Public Administration-The State of the Discipline: A View from the Urban and Local Management Literature

By Whelan, Robert K. | Public Administration Quarterly, Spring 1999 | Go to article overview
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Public Administration-The State of the Discipline: A View from the Urban and Local Management Literature


Whelan, Robert K., Public Administration Quarterly


ABSTRACT

This article examines the current state of public administration by examining one of its subfields: urban and local government management. Topics covered include the revival of interest in regionalism. privatization and "contracting out," the use of management techniques, citizen-local government relationships, and reinvention and entrepreneurship. In review, this article notes the lack of attention to police and criminal justice issues by public administration scholars, our tendency toward faddishness, and the need to question the "reinvention" movement.

INTRODUCTION

As a discipline, public administration is often self-critical and unsure of itself. Historically, there are sound intellectual reasons for the self-criticism and uncertainty.

This author's view of the discipline stems from reading, reflecting, and teaching in one subfield: urban and local government management. His choice of topics reflects debate in the literature. Thus, he covers the revival of interest in regionalism and a variety of other management topics: privatization and "contracting out," management techniques, citizen-local government relationships, and reinvention and entrepreneurship. Obviously, there is a great deal of overlap in these latter management topics.

It seems to this author that the literature develops in definite patterns. First, there is a "new idea" or a "new administrative reform," resulting in a series of essays about the idea (e.g., why entrepreneurship is a good thing for local government or a bad thing, etc.). Second, there emerges a series of preliminary case studies and other anecdotal, impressionistic material (e.g., why entrepreneurship was the best thing that ever happened to TroisRivieres, Quebec or the "success" story of an individual entrepreneur). Finally, we teach a stage of more systematic and more analytical materials. These may be systematic case studies, surveys, and/or statistical analyses. Example of all of these will abound in the literature below. Sometimes the cycle begins all over again.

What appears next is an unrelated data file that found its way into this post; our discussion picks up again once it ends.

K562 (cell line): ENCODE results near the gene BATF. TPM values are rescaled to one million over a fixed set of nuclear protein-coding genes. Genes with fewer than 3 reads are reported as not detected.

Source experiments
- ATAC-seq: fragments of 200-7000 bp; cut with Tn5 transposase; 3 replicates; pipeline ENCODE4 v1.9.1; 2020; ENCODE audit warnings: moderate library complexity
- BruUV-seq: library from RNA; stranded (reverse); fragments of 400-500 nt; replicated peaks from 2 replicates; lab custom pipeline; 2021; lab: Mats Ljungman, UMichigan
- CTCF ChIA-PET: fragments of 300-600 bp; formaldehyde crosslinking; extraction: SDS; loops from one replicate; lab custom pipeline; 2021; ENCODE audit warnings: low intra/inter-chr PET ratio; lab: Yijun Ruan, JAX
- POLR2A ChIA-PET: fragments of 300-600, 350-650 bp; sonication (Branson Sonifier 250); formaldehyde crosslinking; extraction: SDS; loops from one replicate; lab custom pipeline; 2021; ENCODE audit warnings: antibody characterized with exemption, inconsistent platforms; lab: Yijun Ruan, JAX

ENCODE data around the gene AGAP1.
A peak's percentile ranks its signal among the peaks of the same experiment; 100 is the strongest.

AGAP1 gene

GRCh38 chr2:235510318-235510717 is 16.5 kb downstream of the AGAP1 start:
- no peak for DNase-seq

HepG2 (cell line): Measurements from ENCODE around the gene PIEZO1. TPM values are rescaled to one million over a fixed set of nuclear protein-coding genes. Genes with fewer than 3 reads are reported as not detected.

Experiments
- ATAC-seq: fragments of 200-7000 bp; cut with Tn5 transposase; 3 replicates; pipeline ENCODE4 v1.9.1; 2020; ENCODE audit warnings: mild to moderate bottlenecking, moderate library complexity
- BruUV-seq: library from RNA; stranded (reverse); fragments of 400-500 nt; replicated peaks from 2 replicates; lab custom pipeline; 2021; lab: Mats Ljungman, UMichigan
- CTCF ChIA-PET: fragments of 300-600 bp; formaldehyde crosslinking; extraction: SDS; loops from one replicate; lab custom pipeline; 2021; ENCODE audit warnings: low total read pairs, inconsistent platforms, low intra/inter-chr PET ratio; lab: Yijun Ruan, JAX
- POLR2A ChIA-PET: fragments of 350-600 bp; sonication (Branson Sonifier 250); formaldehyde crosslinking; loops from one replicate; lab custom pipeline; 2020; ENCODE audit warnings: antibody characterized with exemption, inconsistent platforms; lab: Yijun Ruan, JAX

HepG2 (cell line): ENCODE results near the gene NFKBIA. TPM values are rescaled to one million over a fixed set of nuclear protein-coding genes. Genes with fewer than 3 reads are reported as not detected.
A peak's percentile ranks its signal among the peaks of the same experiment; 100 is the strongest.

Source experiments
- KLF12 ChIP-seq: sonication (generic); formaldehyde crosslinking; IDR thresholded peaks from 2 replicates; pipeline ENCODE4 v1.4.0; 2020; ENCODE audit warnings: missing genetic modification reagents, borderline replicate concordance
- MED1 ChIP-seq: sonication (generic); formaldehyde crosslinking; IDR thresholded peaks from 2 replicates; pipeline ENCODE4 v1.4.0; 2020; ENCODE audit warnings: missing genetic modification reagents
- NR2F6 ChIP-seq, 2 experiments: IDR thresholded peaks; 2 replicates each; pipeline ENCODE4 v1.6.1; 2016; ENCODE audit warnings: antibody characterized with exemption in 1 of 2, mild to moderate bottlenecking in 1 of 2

REGIONALISM

For this student of urban administration, the revival of interest in regional approaches to government has been a significant recent development. Like so many other subjects in public administration, interest in regional approaches has risen and waned over the years. In a review essay in PAR, Norman Krumholz (1997)1 delineates five phases of regional reform in this century. In the first phase (19001937), big city officials frequently argued that their territory should include the suburban populations. The second phase (1933-1943) included such ambitious New Deal efforts as the Tennessee Valley Authority which was a regional government aimed at improving the quality of life in a seven state area and the National Planning Board.

The third era, in the 1950s and 1960s included federal funds for planning agencies and the establishment of councils of government (COGs). The fourth phase, in the 1970s and 1980s, consisted of topdown regional land use. The current phase aims at facilitating regional growth and economic development through the creation of cooperative partnerships.

Let this author make a couple of observations about the works considered here. Of the six books discussed, only one author (Henry Cisneros) is a public administration person in the strict sense. Downs has written a public administration classic but his main interests are in urban land use. Peirce is a journalist. Byrum is a former planning director. Rusk is an elected official (Mayor of Albuquerque) turned consultant and Orfield is a member of the Minnesota State Legislature. These are not "ivory tower" academics.

These books are based upon the observations and experiences of the authors and, in that sense, are empirical. Peirce presents case studies of six cities--Baltimore, Dallas, Phoenix, Seattle, St. Paul, and Owensboro, Kentucky. None of these works are aimed at "theory building" in the social sciences.

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